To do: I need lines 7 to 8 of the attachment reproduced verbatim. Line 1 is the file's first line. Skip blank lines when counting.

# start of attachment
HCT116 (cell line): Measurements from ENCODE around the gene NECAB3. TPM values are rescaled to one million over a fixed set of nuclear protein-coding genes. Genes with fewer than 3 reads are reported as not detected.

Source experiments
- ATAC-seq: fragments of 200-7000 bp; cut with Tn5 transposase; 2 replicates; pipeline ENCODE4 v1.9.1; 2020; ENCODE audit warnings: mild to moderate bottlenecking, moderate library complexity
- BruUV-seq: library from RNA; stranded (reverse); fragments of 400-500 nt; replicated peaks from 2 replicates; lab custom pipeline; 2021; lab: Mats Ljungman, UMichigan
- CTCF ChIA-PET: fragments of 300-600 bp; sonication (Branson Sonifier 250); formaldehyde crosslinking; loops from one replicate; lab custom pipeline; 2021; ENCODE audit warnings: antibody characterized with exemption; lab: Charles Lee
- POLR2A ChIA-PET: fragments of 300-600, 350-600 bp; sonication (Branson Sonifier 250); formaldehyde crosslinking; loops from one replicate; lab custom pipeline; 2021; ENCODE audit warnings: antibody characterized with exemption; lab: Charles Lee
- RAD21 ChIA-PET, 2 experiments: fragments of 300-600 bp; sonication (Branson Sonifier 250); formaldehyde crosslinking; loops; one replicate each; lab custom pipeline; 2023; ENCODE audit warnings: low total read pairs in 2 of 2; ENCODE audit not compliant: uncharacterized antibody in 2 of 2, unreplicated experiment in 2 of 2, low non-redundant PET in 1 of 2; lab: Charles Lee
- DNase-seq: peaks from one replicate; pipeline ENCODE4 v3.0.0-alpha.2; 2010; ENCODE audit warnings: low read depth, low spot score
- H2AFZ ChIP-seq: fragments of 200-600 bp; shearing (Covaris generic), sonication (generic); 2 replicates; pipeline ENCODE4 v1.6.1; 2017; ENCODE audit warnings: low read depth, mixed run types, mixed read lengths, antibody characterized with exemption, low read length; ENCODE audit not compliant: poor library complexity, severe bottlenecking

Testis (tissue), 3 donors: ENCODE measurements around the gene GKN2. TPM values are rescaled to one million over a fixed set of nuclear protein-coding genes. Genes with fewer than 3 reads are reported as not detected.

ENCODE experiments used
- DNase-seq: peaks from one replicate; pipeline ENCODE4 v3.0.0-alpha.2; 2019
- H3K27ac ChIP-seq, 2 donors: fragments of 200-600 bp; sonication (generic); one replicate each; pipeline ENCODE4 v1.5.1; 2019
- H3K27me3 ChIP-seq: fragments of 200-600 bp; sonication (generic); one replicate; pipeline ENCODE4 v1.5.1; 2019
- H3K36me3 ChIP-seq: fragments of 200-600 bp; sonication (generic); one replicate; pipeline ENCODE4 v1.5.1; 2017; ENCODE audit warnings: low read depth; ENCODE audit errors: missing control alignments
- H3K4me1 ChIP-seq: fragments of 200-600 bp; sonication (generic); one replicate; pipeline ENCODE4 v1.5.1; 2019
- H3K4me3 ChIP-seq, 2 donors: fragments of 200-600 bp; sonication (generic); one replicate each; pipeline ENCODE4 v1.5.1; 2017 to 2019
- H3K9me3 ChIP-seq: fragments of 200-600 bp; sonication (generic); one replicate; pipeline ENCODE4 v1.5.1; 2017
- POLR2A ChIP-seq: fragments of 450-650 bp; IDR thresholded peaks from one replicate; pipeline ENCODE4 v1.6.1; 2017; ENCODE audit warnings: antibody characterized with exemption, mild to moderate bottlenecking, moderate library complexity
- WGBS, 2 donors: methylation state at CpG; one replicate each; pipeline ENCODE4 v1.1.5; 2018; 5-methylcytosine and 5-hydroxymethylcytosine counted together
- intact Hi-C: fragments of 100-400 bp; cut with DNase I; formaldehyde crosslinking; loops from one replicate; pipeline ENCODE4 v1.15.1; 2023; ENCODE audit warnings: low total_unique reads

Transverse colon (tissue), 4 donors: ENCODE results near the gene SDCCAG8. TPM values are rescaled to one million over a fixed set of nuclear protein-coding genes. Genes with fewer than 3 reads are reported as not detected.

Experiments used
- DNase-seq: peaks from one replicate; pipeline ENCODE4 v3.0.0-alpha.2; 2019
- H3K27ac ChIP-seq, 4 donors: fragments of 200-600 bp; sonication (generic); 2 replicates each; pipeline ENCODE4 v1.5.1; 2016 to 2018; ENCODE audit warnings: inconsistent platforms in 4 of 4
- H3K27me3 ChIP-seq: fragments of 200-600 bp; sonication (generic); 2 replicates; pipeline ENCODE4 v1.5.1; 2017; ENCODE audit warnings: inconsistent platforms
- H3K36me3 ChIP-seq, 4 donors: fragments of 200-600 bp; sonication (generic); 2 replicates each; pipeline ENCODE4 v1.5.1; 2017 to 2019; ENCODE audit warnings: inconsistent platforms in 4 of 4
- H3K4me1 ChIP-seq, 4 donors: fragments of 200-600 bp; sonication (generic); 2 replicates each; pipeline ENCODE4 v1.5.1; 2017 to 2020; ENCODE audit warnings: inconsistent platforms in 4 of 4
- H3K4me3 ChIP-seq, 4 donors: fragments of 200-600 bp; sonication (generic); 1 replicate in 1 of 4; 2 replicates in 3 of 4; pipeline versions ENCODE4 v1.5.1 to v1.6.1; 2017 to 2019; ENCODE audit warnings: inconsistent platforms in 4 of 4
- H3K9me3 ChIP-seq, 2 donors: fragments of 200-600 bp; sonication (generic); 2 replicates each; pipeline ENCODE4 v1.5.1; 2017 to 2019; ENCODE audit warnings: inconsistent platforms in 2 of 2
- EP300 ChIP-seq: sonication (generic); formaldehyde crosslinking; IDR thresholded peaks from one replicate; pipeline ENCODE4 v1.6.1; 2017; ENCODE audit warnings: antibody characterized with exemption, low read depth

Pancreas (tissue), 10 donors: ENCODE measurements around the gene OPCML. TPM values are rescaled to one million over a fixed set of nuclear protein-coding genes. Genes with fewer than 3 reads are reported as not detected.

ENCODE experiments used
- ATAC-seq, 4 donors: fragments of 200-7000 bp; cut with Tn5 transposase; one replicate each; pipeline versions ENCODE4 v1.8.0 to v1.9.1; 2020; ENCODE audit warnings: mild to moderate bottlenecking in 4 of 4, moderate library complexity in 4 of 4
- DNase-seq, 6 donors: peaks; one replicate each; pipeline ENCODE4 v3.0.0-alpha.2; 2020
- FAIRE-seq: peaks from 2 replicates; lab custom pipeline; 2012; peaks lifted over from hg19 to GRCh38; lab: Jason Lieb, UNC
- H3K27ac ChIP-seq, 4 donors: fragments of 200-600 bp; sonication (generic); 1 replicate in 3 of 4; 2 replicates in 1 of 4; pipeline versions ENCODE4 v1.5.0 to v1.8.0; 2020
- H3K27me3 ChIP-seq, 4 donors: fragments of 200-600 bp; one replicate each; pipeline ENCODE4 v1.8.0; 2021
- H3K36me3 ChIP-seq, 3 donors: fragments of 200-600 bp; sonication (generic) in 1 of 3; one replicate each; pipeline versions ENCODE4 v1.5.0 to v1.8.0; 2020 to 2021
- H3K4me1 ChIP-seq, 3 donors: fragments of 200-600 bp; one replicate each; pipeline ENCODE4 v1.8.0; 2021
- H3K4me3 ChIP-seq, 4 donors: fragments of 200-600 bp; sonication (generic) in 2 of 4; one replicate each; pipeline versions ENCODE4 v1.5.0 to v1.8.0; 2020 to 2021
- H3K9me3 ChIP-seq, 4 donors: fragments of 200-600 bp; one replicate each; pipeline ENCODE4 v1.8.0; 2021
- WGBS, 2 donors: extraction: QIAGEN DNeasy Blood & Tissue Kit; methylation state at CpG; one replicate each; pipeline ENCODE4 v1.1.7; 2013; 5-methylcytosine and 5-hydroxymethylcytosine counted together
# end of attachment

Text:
- RAD21 ChIA-PET, 2 experiments: fragments of 300-600 bp; sonication (Branson Sonifier 250); formaldehyde crosslinking; loops; one replicate each; lab custom pipeline; 2023; ENCODE audit warnings: low total read pairs in 2 of 2; ENCODE audit not compliant: uncharacterized antibody in 2 of 2, unreplicated experiment in 2 of 2, low non-redundant PET in 1 of 2; lab: Charles Lee
- DNase-seq: peaks from one replicate; pipeline ENCODE4 v3.0.0-alpha.2; 2010; ENCODE audit warnings: low read depth, low spot score